While the language of section 1059(2) itself offers no conclusive answer, it is more supportive of Dickinson's interpretation than the view urged by the government. The words "a pattern of illegal activity" may refer either to related and repeated violations of the Act. If the statutory language were "a pattern of illegal activity involving in excess of $100,000," the government's case would be somewhat stronger. However, the modifying language, "transactions exceeding $100,000," (emphasis added) strongly suggests that multiple violations of the Act are required under section 1059(2).
The Act requires the keeping of records and the filing of reports relating to certain dealings in money. These dealings are defined by the statute or by regulations promulgated by the Secretary of the Treasury in terms of their surrounding circumstances and aggregate value, e.g., 31 U.S.C. Sec. 1058, 31 C.F.R. Sec. 103.23 (1982). Throughout the statute each dealings are described as "transactions." Thus, the heading of Subchapter II is "DOMESTIC CURRENCY TRANSACTIONS," while Subchapter IV bears the label, "FOREIGN TRANSACTIONS." The Act itself is riddled with similar uses of that word, 31 U.S.C. Secs. 1052(g), 1055, 1081, 1082, 1083(b), 1121, 1122, 1141, 1142 (1976).
Nowhere in the Act is the word "transactions" used to refer to events other than those covered by the Act itself. Thus, in the context of this use of "transactions" and the fact that section 1059(2) merely enhances the penalty for violations of the Act, we believe that the words "transactions exceeding $100,000" is most naturally construed as a reference to dealings in money which trigger one or more of the recordkeeping or reporting obligations of that Act. Since these words modify "a pattern of illegal activity," that phrase is then most naturally construed as a pattern of activity illegal under the Act. Read in combination, the two phrases thus mean related or connected violations of the Act involving monetary dealings to which the Act applies which in the aggregate involve more than $100,000.
While the legislative history is also not conclusive, it too supports the construction we give to the statute. Congress was largely concerned with the fact that the relative freedom accorded domestic and foreign currency transactions by American law in combination with the secrecy accorded currency transactions by certain foreign nations facilitated major criminal schemes, such as the laundering of money earned in criminal enterprises, the evasion of income taxes by gambling establishments, and the perpetration of multinational securities frauds. In selecting among remedies, Congress rejected substantive restrictions on monetary or currency transactions but instead provided for a system of compulsory recordkeeping and reporting designed to diminish the advantages accorded such illegal activities by existing domestic and foreign law. See generally Currency and Foreign Transactions Reporting Act: Hearings on H.R. 15073 Before the House Committee on Banking and Currency, 91st Cong., 1st and 2d Sess. 11 (1970); Currency and Foreign Transactions Reporting Act: Hearings on S.3678 and H.R. 15073 Before the SubComm. on Financial Institutions of the Senate Committee on Banking and Currency, 91st Cong., 2d Sess. 13 (1970); H.R.Rep. No. 975, 91st Cong., 2d Sess. (1970), reprinted in 1970 U.S.Code Cong. & Ad.News 4394-4416.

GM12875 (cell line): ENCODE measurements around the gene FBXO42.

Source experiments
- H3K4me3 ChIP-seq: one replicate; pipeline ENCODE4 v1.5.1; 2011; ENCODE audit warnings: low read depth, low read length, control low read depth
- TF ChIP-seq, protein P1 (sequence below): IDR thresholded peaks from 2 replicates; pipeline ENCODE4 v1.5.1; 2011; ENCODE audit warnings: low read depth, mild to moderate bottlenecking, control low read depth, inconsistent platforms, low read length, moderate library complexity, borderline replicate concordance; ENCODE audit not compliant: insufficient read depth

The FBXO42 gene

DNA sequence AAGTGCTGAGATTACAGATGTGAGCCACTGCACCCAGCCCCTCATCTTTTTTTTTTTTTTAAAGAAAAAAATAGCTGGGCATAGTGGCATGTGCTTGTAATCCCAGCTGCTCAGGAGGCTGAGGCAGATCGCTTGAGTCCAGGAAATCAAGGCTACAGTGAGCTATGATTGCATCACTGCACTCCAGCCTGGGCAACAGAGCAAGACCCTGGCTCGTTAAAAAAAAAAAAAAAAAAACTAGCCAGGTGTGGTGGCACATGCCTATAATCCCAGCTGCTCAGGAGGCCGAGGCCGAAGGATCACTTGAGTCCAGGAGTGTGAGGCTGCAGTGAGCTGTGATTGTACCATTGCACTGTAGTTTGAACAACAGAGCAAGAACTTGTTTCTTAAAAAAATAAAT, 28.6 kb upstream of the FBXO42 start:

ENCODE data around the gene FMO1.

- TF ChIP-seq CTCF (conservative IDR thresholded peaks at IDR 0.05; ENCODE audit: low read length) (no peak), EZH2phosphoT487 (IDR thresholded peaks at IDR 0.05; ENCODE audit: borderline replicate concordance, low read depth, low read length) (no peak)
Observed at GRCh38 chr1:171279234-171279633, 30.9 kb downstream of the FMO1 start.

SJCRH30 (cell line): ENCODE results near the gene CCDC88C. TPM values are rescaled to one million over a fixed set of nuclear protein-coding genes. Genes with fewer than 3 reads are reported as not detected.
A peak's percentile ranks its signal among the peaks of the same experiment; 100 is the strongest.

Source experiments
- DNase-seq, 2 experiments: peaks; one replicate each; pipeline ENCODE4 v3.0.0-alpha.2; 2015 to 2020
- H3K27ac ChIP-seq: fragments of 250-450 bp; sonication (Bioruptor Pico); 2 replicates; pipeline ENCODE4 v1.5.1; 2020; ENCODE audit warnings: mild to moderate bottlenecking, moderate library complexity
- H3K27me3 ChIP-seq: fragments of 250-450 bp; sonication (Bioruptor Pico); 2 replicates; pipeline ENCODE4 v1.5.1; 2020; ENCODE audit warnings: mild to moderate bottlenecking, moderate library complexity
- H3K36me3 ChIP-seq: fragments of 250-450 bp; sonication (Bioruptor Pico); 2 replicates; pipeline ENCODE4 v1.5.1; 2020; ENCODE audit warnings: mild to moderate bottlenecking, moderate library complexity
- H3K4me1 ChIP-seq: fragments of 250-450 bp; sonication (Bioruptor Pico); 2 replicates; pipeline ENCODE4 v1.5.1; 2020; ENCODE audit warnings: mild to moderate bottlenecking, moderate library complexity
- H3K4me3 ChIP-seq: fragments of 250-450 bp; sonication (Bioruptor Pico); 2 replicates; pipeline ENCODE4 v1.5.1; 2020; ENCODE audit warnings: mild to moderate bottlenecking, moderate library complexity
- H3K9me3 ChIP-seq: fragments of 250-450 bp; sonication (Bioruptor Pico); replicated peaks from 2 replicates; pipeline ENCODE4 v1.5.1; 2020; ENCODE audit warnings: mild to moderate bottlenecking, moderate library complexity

Fashioning appropriate penalties for violation of the recordkeeping and recording requirements raised obvious difficulties. The integrity of the statutory scheme requires general compliance, yet the character of particular violations ranges from the merely undesirable to the criminally egregious. A tourist fearing delay if he or she reports currency being carried in or out of the country may commit an isolated violation. Major drug conspirators, on the other hand, may, with the aid of a willing financial institution, violate a variety of the Act's provisions in order to conceal and launder millions of dollars. In recognition of the widely varying character of potential violations, Congress established an escalating scheme of penalties. Individual violations of the Act, without more, are misdemeanors punishable by a maximum fine of $1,000 and prison term of one year. 31 U.S.C. Sec. 1058. Knowingly false statements in a report required under the Act constitute a violation of 18 U.S.C. Sec. 1001 (1976), punishable by a maximum fine of $10,000 and prison term of five years. 31 U.S.C. Sec. 1052(k) (1976). Section 1059 provides for the severely enhanced penalties of a maximum fine of $500,000 and prison term of five years in two circumstances. First, section 1059(1) provides for enhancement where a violation of the Act is committed in furtherance of any other violation of federal law. Second, section 1059(2), the provision in question here, enhances the penalty for a violation of the Act "committed as part of a pattern of illegal activity involving transactions exceeding $100,000...." The House Report gave the following reasons for adopting section 1059(2):